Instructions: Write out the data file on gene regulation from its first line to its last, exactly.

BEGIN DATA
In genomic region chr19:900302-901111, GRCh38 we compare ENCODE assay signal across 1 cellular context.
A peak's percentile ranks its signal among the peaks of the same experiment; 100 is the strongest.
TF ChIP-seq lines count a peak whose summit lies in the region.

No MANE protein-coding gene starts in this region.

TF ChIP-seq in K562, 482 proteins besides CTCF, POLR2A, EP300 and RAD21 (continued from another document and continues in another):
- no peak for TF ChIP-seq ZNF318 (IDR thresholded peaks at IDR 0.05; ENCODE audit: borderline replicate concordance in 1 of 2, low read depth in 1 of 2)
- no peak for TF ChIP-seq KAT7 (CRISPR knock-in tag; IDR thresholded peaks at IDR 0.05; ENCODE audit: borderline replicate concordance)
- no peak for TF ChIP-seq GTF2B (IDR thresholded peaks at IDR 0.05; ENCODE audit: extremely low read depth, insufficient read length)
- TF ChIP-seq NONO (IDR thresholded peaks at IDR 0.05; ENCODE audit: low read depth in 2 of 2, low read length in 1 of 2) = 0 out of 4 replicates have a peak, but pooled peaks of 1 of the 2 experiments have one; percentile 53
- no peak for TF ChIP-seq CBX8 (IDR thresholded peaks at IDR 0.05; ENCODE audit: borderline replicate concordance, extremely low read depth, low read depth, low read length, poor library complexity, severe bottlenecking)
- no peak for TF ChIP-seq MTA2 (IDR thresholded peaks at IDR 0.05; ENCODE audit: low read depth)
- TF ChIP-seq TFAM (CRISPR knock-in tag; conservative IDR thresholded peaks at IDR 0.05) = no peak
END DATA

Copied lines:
In genomic region chr19:900302-901111, GRCh38 we compare ENCODE assay signal across 1 cellular context.
A peak's percentile ranks its signal among the peaks of the same experiment; 100 is the strongest.
TF ChIP-seq lines count a peak whose summit lies in the region.

No MANE protein-coding gene starts in this region.

TF ChIP-seq in K562, 482 proteins besides CTCF, POLR2A, EP300 and RAD21 (continued from another document and continues in another):
- no peak for TF ChIP-seq ZNF318 (IDR thresholded peaks at IDR 0.05; ENCODE audit: borderline replicate concordance in 1 of 2, low read depth in 1 of 2)
- no peak for TF ChIP-seq KAT7 (CRISPR knock-in tag; IDR thresholded peaks at IDR 0.05; ENCODE audit: borderline replicate concordance)
- no peak for TF ChIP-seq GTF2B (IDR thresholded peaks at IDR 0.05; ENCODE audit: extremely low read depth, insufficient read length)
- TF ChIP-seq NONO (IDR thresholded peaks at IDR 0.05; ENCODE audit: low read depth in 2 of 2, low read length in 1 of 2) = 0 out of 4 replicates have a peak, but pooled peaks of 1 of the 2 experiments have one; percentile 53
- no peak for TF ChIP-seq CBX8 (IDR thresholded peaks at IDR 0.05; ENCODE audit: borderline replicate concordance, extremely low read depth, low read depth, low read length, poor library complexity, severe bottlenecking)
- no peak for TF ChIP-seq MTA2 (IDR thresholded peaks at IDR 0.05; ENCODE audit: low read depth)
- TF ChIP-seq TFAM (CRISPR knock-in tag; conservative IDR thresholded peaks at IDR 0.05) = no peak